Online statistics are hard to verify on this subject, but I found anywhere between 60-80% of resolutions don’t make it six months. One website said most of them fail by mid-February. Another said that January 17 was the most likely day for people to quit.I’d like to know how they settled on January 17, but didn’t have time to research.So whether you quit on January 17, are about to give up, or are plowing full steam ahead, you can celebrate that you made a resolution because one website said people who make resolutions are 10 times more likely to change than those who don’t. Now doesn’t that make you feel better?

No, me either. Making resolutions can be exciting and empowering. Following through is a lot of work.

I’ve had some successful years and many more that have failed. Yet, I keep making resolutions. But I’ve also done it long enough I’ve learned from my mistakes and now I’m much more successful when I set goals, whether they’re at the beginning of the new year or at any another time.

So far in 2020 I have been successful. In no small part to the fact that I’ve failed often in the past.

I wanted to have a quiet time in the mornings before I did anything else. To accomplish this I’ve been getting up ten minutes earlier than I had been. I have only missed two mornings, and both times I had my quiet time in the evening.

For February I’ve adding reading a list of declarations, truths about myself. I wrote these last fall while studying a sermon series called MasterMind by Craig Groeschel. I read them periodically, but faltered for much of the last couple of months of 2019. I want to read them until I believe them. I have days or moments I believe, but I certainly do not most of the time.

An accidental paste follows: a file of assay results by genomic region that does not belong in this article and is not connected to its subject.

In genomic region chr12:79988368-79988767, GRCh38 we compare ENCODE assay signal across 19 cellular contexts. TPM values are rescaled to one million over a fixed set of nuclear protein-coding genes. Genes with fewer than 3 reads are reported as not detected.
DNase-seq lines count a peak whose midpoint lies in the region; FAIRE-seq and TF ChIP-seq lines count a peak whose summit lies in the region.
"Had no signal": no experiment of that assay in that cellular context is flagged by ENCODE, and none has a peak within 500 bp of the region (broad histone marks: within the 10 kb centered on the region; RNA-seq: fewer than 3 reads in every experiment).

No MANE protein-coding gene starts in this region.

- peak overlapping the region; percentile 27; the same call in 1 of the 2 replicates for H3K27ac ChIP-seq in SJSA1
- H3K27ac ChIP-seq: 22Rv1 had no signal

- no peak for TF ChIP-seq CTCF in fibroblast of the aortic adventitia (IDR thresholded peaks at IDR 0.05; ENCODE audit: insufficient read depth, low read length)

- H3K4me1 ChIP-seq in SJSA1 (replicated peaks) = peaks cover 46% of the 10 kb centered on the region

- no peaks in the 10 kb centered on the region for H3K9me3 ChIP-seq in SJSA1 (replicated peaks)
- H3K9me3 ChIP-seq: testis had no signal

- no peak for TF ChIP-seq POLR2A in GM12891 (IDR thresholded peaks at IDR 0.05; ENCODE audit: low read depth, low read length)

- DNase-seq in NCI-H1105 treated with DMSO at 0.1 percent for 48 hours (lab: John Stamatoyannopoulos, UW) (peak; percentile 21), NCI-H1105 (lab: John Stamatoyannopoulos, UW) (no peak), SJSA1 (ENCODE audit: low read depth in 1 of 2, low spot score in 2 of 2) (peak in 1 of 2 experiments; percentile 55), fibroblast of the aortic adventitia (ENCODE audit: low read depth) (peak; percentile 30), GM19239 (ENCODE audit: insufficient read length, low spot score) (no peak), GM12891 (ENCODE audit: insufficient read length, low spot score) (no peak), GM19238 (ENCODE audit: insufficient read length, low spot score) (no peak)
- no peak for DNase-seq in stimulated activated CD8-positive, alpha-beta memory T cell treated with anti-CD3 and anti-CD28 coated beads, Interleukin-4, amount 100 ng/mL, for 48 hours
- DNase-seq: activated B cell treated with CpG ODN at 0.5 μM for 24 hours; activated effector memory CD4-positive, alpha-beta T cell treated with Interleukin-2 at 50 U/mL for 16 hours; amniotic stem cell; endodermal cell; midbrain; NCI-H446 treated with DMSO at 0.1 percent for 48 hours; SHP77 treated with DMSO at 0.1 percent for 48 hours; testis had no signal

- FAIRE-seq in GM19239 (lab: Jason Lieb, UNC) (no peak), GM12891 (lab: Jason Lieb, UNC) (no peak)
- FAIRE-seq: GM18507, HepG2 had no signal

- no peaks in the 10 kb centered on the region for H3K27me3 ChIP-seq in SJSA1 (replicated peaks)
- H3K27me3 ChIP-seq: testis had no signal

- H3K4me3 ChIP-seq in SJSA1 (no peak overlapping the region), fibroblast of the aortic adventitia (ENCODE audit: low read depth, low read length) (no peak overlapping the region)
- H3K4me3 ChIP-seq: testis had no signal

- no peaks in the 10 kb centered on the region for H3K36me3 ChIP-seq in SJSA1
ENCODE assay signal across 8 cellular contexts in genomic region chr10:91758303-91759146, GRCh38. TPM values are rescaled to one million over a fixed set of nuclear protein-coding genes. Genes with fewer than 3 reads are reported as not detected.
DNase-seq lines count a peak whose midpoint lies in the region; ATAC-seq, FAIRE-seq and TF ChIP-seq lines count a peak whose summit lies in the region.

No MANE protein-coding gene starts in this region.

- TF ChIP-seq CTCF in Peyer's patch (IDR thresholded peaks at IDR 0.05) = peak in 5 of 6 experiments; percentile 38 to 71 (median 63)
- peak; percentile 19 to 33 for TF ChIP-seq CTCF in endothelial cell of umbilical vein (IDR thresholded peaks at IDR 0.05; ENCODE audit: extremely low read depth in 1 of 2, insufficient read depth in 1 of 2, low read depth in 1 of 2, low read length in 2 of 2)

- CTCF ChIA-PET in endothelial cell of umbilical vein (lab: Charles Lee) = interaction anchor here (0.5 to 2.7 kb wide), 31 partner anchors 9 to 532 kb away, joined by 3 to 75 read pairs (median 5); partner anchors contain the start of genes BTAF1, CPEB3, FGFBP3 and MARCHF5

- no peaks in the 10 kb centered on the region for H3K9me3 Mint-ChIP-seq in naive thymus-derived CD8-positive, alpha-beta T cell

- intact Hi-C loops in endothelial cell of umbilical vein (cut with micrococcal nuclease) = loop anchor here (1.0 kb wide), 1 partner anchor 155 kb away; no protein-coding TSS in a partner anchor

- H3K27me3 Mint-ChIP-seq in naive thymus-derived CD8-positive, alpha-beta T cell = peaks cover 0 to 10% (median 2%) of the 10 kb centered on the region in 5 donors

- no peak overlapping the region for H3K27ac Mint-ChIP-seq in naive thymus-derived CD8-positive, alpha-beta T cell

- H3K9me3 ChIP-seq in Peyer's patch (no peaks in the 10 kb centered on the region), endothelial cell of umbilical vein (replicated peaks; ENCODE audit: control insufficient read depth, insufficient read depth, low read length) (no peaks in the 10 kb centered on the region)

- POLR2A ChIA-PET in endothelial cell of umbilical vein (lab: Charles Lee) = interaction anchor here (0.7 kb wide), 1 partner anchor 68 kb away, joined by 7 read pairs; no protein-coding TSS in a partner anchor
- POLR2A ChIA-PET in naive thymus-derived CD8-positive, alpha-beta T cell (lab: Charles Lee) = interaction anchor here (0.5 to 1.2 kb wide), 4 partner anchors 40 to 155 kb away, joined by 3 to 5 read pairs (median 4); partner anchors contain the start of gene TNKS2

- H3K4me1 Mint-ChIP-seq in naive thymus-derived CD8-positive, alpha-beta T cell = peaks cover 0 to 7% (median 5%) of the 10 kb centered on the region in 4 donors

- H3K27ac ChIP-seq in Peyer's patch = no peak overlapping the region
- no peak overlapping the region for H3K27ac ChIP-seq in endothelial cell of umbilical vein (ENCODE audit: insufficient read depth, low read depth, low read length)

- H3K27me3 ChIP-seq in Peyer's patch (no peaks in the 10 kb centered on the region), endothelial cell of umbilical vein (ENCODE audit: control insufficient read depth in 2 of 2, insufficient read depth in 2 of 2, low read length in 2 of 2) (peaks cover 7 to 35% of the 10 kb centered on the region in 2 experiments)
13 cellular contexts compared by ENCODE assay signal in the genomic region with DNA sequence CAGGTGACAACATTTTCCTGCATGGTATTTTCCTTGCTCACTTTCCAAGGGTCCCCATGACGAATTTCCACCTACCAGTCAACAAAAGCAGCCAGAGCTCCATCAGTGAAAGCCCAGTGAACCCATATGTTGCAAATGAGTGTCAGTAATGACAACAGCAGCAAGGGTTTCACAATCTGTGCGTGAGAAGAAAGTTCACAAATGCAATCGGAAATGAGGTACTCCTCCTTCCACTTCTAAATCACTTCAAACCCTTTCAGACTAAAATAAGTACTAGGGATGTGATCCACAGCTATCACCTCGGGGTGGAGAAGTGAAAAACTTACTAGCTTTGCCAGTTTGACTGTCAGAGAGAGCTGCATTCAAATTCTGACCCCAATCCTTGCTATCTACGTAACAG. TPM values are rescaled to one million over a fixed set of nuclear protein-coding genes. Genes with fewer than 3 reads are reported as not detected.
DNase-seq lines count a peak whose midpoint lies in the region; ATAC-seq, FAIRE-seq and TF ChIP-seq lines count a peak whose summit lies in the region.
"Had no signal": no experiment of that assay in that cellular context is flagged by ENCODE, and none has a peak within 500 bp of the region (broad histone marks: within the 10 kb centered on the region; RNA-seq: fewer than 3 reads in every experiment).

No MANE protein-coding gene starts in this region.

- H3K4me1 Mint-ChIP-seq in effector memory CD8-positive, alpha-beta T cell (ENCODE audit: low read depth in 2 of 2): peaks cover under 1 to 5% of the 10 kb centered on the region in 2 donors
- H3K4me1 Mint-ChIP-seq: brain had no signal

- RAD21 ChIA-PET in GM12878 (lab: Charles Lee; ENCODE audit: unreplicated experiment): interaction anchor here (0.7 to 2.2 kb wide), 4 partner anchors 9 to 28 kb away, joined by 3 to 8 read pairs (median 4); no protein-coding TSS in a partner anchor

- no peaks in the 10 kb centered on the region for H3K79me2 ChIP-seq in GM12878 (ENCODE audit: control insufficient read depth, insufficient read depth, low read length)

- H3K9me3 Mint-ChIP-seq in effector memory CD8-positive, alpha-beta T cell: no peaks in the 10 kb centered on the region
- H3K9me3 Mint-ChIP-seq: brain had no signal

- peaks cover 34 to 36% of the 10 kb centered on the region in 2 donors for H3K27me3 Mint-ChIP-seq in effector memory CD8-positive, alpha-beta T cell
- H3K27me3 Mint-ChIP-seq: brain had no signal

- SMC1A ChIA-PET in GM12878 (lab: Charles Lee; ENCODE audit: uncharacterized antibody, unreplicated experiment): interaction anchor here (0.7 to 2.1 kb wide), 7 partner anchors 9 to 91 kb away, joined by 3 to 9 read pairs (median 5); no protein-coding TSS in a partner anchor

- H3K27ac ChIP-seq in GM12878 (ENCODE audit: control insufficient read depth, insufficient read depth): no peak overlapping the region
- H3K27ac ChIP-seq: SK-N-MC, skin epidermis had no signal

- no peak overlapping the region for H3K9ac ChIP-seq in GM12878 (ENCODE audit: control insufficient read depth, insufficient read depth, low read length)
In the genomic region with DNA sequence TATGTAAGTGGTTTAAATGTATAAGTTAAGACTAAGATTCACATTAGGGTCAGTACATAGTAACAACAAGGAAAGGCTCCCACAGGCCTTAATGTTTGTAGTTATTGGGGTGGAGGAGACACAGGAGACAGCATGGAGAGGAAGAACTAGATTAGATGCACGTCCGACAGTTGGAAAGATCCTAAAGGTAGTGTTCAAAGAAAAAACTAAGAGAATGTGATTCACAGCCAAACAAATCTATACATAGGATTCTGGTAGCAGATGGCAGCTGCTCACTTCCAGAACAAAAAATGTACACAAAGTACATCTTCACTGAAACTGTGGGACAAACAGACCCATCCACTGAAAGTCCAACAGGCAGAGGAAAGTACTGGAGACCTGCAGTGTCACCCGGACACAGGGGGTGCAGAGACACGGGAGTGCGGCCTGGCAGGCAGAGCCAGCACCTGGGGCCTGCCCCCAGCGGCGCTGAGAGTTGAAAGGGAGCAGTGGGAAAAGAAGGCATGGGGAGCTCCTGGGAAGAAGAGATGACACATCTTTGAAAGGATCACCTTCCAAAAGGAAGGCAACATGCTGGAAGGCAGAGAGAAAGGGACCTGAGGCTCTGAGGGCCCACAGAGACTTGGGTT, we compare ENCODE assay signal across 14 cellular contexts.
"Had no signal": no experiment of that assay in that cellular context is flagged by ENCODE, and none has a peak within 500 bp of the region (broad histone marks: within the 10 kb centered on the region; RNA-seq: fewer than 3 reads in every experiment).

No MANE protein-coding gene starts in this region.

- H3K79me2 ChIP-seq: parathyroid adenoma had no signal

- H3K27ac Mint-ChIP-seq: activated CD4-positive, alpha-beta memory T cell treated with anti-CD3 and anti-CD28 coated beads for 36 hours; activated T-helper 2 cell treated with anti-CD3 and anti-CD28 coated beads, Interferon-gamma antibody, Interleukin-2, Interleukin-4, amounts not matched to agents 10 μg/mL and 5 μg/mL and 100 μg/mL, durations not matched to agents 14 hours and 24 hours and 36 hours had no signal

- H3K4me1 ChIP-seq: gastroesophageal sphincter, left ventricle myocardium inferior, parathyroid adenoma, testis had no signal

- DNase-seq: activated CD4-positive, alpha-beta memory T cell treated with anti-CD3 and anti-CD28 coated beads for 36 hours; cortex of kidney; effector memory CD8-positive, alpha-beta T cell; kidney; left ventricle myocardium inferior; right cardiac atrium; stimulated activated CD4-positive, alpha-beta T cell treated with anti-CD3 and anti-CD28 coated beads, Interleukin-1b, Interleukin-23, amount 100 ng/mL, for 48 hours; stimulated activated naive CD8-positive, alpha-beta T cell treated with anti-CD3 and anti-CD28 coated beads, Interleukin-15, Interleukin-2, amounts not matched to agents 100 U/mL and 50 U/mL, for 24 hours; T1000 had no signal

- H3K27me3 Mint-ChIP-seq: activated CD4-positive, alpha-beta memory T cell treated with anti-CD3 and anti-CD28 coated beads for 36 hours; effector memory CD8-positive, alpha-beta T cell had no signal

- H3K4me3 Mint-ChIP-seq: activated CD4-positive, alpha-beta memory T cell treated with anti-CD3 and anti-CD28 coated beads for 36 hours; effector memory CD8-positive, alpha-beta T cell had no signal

I had decided in 2020 I would give up one thing each month. In January I didn’t watch any Netflix and any other form of entertainment while by myself. I wanted to put those distractions far away so I could focus on writing, reading, and studying. I successfully made that challenge and honestly it was easy. I had one of my most productive writings months ever. Plus I read 7 books in January.

In February I am giving up soda. This won’t be too difficult for me as I only drink one or two a week. Still, I don’t need it and I need a food challenge where I can succeed because next month I want to up the stakes and give up chocolate. Maybe I’ll even do sweets altogether. This is something I need for both my health and for my daily energy. I think sometimes it’s hard for me to write because I haven’t fueled my body properly.

I want to write a lot of new words in 2020 so I decided to try a ten minute timer (TMT), where I set my phone’s timer for ten minutes and write with no distractions. I had never tried this method and didn’t know what to expect.

The results have been amazing! The TMT helped my focus and my productivity. And somehow it even helps my creativity as I spend much less time staring at my computer, wondering what I should write. I can’t explain it, but knowing I have a timer helps my brain come up with what I need to write next.

I managed to do at least one TMT every day, and had a total of 124 in January. I haven’t been counting my new words, but that’s 27.5 hours of focused writing. And the time I spend working on revision, editing, and plotting stories is much more than that, but I haven’t tracked it.

For my fiction writing, what I had planned to write in January will take me 1-2 weeks longer than anticipated. It isn’t because I didn’t work hard, because I did, and I accomplished a lot. I’m short because I miscalculated how quickly I could get it done and underestimated how much work I faced. That’s okay because I will continue to work hard, be productive, and with a little help from God maybe I’ll get myself back on schedule.

I don’t know if I can keep up this pace (I really want to), but even if I don’t, I hope that I am developing some good habits that I can carry forward in the months and years to come.

If you’ve failed at making a needed or wanted change in your life, try again. Maybe next time what you learned from your failures will spur you on to success.

Parents don’t count how many times a baby falls down before he/she learns to walk, and they don’t get discouraged when the baby falls. Parents cheer because they know each tumble brings the child closer to that successful first step.

Maybe it’s time to get off your butt, stand up, and try another first step.

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January 2020 Storytime Blog Hop